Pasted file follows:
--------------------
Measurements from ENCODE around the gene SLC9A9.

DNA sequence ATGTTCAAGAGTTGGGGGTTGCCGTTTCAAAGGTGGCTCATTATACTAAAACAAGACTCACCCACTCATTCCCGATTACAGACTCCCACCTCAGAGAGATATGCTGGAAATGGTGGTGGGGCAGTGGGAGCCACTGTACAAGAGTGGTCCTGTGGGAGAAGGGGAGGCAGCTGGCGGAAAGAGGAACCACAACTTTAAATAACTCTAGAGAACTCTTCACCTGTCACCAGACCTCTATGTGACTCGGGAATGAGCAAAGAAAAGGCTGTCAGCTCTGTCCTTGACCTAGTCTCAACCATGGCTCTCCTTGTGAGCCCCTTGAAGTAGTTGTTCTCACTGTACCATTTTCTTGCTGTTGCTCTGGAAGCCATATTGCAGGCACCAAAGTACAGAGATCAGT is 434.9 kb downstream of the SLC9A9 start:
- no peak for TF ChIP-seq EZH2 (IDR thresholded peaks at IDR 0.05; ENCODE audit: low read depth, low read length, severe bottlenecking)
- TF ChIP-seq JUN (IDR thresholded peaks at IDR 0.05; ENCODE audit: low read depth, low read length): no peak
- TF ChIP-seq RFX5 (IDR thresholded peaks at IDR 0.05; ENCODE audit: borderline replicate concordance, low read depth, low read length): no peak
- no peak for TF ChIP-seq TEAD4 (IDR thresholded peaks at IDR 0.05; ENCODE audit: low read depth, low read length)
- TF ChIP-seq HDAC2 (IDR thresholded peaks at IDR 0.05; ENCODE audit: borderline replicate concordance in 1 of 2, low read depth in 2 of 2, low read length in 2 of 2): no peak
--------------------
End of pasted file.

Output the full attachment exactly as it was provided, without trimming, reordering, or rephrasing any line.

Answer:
Measurements from ENCODE around the gene SLC9A9.

DNA sequence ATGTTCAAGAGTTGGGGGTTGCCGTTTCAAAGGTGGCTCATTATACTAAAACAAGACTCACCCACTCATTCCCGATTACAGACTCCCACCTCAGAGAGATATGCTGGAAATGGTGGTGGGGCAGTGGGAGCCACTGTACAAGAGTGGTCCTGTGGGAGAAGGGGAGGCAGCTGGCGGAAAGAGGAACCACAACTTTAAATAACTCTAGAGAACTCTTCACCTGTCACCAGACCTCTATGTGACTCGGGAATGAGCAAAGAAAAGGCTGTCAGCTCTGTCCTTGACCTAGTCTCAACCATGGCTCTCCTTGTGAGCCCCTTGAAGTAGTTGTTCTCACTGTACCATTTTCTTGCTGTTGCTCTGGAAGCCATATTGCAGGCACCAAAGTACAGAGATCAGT is 434.9 kb downstream of the SLC9A9 start:
- no peak for TF ChIP-seq EZH2 (IDR thresholded peaks at IDR 0.05; ENCODE audit: low read depth, low read length, severe bottlenecking)
- TF ChIP-seq JUN (IDR thresholded peaks at IDR 0.05; ENCODE audit: low read depth, low read length): no peak
- TF ChIP-seq RFX5 (IDR thresholded peaks at IDR 0.05; ENCODE audit: borderline replicate concordance, low read depth, low read length): no peak
- no peak for TF ChIP-seq TEAD4 (IDR thresholded peaks at IDR 0.05; ENCODE audit: low read depth, low read length)
- TF ChIP-seq HDAC2 (IDR thresholded peaks at IDR 0.05; ENCODE audit: borderline replicate concordance in 1 of 2, low read depth in 2 of 2, low read length in 2 of 2): no peak